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What is the Texas statute of limitations for medical malpractice lawsuits?
Let’s start with the basics. A “statute of limitations” is a
law that sets a time limit on a prospective plaintiff’s right to go to civil court
and file a lawsuit after suffering some type of harm or loss. Every state has
these kinds of laws on the books, and there are different deadlines for
different kinds of cases.
Like a lot of states, Texas has a specific statute of
limitations for medical malpractice cases. You can find this law at Texas Civil
Practice and Remedies Code section 74.251. The key provision of this statute says:
“No health care liability claim may be commenced unless the action is
filed within two years from the occurrence of the breach or tort or from the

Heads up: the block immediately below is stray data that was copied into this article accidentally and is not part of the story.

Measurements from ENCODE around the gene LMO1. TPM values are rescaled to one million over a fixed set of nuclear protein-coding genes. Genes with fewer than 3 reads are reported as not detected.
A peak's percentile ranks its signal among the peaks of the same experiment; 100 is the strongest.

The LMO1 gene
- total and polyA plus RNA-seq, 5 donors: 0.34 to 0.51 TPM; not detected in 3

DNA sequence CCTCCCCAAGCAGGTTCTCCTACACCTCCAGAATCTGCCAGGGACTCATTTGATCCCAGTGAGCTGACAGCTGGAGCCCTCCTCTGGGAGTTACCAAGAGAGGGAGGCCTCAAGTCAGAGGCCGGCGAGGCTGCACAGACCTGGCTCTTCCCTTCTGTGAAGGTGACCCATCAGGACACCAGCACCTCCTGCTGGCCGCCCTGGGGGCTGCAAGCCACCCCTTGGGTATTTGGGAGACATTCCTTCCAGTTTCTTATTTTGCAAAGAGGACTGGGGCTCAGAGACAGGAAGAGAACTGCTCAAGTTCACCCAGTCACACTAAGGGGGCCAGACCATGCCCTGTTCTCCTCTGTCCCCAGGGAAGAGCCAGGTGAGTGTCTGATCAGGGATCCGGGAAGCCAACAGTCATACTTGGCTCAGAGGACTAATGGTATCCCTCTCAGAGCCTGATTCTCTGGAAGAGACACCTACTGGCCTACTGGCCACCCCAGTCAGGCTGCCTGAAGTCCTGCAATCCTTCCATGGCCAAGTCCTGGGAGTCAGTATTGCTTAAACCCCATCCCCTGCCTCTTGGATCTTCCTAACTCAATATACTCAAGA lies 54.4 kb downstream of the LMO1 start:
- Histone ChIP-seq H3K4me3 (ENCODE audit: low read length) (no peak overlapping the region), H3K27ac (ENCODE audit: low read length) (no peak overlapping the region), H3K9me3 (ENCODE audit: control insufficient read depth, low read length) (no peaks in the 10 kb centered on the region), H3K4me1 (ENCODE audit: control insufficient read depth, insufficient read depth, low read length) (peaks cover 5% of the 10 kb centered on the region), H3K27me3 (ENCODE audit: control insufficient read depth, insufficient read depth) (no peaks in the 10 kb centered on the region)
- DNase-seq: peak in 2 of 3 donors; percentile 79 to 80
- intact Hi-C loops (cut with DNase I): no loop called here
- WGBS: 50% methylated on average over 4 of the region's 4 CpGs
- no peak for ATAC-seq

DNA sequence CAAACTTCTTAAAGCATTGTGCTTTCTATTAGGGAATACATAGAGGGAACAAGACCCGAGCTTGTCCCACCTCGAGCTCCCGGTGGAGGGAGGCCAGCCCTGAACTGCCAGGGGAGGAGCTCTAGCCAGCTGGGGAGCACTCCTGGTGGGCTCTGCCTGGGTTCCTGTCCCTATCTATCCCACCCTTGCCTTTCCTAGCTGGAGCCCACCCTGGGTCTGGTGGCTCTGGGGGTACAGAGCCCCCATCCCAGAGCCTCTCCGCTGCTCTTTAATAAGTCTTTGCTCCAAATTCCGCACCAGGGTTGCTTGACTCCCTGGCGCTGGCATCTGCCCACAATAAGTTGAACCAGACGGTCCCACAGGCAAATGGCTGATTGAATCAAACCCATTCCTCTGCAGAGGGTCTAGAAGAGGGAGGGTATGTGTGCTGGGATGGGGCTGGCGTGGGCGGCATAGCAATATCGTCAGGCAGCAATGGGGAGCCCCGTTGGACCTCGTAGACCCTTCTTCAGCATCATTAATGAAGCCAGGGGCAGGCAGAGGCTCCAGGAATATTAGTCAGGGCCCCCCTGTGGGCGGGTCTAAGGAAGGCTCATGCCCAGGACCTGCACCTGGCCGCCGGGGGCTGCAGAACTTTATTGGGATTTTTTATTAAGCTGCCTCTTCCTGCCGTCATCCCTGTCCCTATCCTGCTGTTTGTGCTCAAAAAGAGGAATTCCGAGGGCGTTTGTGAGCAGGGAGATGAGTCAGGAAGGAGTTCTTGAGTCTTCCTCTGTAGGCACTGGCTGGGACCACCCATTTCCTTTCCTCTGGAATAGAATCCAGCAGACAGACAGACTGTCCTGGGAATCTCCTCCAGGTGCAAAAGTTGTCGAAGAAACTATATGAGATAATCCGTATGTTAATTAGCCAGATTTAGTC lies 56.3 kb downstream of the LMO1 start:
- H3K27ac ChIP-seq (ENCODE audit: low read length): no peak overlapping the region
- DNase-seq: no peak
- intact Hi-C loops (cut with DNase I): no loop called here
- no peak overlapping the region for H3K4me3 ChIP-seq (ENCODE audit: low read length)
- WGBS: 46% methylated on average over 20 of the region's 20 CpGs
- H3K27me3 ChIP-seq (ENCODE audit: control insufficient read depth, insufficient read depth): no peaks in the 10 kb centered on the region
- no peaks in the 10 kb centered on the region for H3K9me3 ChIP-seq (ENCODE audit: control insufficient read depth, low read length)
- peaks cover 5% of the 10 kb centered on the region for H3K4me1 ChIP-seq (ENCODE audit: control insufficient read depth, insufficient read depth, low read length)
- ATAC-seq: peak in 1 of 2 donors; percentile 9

date the medical or health care treatment that is the subject of the claim or
the hospitalization for which the claim is made is completed.
So, starting from the day on which you suffer some type of
injury or harm because of medical
malpractice, you have two years to go to court and get your lawsuit filed.
Or, if the harm occurred as part of an ongoing course of health care treatment,
the two year “clock” doesn’t start running until that course of treatment is
Texas also has a rule in place that says once more than 10
years have passed since the alleged medical
error occurred, you will have lost your right to file a medical malpractice
lawsuit in Texas. This is known as a “statute of repose,” and it acts as
something of a larger catch-all filing deadline.
And finally, a note on medical malpractice lawsuits that are filed
on behalf of young children: In Texas, when a child under the age of 12 is the
plaintiff, a medical malpractice lawsuit must be filed by that child’s 14th
Medical Malpractice Cases In-Depth
by: David Goguen,
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